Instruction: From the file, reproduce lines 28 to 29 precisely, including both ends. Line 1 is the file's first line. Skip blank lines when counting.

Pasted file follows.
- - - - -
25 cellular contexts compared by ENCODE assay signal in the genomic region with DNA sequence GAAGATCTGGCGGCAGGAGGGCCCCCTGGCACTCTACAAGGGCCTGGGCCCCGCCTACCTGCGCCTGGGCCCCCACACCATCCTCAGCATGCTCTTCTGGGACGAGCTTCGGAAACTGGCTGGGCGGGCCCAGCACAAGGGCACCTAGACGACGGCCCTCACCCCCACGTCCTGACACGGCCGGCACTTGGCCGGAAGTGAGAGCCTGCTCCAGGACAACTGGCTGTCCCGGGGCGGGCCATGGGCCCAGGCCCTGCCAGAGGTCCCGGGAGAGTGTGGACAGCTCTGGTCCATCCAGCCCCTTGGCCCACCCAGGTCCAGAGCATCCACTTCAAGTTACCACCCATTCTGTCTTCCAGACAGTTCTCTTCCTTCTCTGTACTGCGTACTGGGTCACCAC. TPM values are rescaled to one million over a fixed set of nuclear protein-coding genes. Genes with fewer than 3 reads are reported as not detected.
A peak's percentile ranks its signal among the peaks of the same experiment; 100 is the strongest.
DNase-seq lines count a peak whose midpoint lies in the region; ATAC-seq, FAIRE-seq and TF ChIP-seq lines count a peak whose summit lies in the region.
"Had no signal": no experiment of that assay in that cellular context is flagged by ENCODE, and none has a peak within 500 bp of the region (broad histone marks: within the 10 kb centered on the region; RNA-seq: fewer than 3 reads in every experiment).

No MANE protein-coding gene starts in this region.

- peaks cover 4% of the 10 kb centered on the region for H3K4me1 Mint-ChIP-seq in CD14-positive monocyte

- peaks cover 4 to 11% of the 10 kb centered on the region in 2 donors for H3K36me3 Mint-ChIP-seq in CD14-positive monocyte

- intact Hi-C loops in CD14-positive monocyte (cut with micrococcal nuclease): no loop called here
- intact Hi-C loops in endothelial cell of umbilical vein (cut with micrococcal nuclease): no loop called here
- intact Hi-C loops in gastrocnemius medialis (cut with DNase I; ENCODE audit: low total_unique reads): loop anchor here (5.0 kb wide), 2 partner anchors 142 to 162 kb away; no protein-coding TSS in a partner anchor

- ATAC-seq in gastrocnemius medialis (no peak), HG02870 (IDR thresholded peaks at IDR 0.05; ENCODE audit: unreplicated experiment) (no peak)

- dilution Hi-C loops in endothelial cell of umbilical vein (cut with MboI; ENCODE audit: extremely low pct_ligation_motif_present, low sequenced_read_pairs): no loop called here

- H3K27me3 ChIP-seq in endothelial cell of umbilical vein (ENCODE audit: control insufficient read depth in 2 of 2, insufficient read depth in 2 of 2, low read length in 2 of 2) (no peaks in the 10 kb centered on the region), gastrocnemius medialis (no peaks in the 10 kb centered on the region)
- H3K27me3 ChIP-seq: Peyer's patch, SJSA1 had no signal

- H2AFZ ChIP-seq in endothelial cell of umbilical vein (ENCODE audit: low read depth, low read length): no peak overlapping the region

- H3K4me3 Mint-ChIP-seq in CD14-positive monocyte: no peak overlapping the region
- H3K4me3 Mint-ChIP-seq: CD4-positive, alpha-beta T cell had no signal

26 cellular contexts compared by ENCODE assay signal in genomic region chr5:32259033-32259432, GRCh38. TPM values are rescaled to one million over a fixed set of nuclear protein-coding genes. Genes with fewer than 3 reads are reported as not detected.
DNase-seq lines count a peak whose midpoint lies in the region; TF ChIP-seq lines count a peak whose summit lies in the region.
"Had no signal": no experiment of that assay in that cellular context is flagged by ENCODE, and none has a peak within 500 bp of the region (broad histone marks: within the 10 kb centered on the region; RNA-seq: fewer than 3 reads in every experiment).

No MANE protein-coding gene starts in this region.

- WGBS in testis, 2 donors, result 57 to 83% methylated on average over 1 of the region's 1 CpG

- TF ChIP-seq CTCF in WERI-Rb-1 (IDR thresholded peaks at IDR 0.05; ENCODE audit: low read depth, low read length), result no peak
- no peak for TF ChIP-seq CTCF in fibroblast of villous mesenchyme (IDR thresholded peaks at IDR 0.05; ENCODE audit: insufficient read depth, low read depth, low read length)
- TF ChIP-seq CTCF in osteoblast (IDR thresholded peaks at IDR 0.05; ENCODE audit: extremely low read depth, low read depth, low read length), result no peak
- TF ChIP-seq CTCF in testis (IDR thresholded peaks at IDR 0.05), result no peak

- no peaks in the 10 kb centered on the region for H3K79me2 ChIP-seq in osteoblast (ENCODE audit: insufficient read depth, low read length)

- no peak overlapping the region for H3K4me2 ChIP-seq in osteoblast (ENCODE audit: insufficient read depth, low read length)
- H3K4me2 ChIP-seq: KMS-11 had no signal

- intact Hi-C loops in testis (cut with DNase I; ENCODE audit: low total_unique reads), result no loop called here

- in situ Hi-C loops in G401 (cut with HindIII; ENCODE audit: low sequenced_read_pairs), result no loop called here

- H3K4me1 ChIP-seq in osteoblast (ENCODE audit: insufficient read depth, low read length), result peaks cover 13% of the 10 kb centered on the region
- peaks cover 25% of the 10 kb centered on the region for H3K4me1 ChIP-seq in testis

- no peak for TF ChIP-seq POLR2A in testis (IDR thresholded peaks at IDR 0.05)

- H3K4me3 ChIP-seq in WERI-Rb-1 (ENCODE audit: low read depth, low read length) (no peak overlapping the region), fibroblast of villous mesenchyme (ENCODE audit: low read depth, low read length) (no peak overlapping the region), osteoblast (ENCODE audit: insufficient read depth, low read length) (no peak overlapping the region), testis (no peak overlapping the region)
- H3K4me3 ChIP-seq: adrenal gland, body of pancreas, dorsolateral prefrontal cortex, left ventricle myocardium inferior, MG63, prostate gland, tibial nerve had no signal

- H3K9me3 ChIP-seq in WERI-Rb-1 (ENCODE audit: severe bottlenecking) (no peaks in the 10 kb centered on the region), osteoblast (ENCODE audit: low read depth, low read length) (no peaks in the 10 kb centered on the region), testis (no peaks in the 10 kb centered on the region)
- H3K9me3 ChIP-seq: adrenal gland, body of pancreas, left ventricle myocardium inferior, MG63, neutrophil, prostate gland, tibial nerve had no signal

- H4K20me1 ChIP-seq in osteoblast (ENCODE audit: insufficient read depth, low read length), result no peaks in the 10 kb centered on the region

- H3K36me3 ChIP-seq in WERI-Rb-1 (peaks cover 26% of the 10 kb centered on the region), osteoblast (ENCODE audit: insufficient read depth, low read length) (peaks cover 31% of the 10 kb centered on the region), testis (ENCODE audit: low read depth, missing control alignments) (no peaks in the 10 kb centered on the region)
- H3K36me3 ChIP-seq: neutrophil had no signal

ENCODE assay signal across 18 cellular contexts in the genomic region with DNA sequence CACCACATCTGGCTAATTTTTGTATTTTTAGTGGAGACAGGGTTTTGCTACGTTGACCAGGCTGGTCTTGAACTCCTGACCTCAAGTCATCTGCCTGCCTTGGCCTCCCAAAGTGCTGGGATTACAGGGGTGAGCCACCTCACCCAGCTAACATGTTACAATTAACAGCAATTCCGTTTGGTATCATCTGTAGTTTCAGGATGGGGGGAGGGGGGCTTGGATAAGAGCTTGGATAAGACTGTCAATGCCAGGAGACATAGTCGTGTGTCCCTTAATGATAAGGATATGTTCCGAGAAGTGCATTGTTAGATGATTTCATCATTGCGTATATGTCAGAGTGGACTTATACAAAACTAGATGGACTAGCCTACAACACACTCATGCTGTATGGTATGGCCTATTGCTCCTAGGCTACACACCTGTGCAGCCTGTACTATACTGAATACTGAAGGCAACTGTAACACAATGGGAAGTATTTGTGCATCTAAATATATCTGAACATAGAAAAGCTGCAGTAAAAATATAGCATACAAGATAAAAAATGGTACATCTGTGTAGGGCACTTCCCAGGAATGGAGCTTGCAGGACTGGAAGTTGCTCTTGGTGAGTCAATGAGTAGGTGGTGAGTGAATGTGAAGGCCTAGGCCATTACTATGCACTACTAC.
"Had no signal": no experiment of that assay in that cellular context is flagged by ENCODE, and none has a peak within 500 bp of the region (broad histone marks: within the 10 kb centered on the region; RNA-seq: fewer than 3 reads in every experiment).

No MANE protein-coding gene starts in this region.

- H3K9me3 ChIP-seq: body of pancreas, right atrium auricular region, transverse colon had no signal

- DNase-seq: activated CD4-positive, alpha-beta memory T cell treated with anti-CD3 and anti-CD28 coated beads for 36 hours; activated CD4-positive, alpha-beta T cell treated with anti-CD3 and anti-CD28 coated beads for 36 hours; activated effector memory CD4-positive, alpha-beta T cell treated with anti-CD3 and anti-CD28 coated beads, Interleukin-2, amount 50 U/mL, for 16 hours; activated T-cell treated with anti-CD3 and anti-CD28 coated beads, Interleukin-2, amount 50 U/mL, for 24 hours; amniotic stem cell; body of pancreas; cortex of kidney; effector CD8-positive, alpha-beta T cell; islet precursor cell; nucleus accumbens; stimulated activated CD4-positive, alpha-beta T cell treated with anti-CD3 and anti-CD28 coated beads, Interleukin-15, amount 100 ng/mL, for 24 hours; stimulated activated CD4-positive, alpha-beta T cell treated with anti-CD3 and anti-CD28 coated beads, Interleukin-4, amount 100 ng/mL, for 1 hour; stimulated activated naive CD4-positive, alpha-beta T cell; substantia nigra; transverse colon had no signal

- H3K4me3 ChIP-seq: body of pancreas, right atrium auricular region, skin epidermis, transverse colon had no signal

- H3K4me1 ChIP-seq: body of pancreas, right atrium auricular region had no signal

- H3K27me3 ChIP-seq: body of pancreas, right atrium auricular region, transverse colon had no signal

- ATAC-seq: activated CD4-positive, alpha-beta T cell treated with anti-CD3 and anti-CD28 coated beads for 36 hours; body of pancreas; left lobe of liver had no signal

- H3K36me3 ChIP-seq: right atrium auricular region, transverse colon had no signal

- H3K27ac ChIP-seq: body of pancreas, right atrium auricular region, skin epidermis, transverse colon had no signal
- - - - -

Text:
- no peak overlapping the region for H3K4me2 ChIP-seq in osteoblast (ENCODE audit: insufficient read depth, low read length)
- H3K4me2 ChIP-seq: KMS-11 had no signal